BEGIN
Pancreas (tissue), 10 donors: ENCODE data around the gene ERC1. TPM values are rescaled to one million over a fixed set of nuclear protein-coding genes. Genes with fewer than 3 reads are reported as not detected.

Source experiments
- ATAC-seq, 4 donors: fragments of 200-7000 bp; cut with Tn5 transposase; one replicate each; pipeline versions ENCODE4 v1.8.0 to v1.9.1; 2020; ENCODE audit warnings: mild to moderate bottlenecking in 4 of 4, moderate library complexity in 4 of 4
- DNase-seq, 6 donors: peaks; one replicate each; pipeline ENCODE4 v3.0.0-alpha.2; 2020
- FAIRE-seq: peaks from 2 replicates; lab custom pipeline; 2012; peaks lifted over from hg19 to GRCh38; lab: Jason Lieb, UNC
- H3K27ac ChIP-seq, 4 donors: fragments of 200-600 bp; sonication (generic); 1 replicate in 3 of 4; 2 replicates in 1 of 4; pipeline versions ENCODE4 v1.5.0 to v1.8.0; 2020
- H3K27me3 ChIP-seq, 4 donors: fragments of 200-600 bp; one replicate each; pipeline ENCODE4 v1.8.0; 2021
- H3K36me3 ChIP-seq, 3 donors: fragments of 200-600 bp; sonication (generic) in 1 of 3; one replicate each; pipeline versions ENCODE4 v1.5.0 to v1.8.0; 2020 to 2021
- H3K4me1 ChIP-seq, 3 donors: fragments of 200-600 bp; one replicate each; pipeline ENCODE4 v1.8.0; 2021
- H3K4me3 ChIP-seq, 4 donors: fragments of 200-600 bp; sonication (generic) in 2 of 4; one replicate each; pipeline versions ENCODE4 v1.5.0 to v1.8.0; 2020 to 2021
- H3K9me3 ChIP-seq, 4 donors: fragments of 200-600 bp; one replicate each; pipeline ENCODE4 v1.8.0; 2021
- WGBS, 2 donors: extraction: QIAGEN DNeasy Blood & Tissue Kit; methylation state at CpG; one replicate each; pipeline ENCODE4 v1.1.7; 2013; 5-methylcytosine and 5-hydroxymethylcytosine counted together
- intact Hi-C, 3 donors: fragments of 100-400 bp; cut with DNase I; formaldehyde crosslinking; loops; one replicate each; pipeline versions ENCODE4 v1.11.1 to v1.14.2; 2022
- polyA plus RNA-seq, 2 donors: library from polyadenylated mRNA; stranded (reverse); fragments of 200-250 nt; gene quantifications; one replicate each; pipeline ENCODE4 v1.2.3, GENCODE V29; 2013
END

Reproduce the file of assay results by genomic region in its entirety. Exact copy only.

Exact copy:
Pancreas (tissue), 10 donors: ENCODE data around the gene ERC1. TPM values are rescaled to one million over a fixed set of nuclear protein-coding genes. Genes with fewer than 3 reads are reported as not detected.

Source experiments
- ATAC-seq, 4 donors: fragments of 200-7000 bp; cut with Tn5 transposase; one replicate each; pipeline versions ENCODE4 v1.8.0 to v1.9.1; 2020; ENCODE audit warnings: mild to moderate bottlenecking in 4 of 4, moderate library complexity in 4 of 4
- DNase-seq, 6 donors: peaks; one replicate each; pipeline ENCODE4 v3.0.0-alpha.2; 2020
- FAIRE-seq: peaks from 2 replicates; lab custom pipeline; 2012; peaks lifted over from hg19 to GRCh38; lab: Jason Lieb, UNC
- H3K27ac ChIP-seq, 4 donors: fragments of 200-600 bp; sonication (generic); 1 replicate in 3 of 4; 2 replicates in 1 of 4; pipeline versions ENCODE4 v1.5.0 to v1.8.0; 2020
- H3K27me3 ChIP-seq, 4 donors: fragments of 200-600 bp; one replicate each; pipeline ENCODE4 v1.8.0; 2021
- H3K36me3 ChIP-seq, 3 donors: fragments of 200-600 bp; sonication (generic) in 1 of 3; one replicate each; pipeline versions ENCODE4 v1.5.0 to v1.8.0; 2020 to 2021
- H3K4me1 ChIP-seq, 3 donors: fragments of 200-600 bp; one replicate each; pipeline ENCODE4 v1.8.0; 2021
- H3K4me3 ChIP-seq, 4 donors: fragments of 200-600 bp; sonication (generic) in 2 of 4; one replicate each; pipeline versions ENCODE4 v1.5.0 to v1.8.0; 2020 to 2021
- H3K9me3 ChIP-seq, 4 donors: fragments of 200-600 bp; one replicate each; pipeline ENCODE4 v1.8.0; 2021
- WGBS, 2 donors: extraction: QIAGEN DNeasy Blood & Tissue Kit; methylation state at CpG; one replicate each; pipeline ENCODE4 v1.1.7; 2013; 5-methylcytosine and 5-hydroxymethylcytosine counted together
- intact Hi-C, 3 donors: fragments of 100-400 bp; cut with DNase I; formaldehyde crosslinking; loops; one replicate each; pipeline versions ENCODE4 v1.11.1 to v1.14.2; 2022
- polyA plus RNA-seq, 2 donors: library from polyadenylated mRNA; stranded (reverse); fragments of 200-250 nt; gene quantifications; one replicate each; pipeline ENCODE4 v1.2.3, GENCODE V29; 2013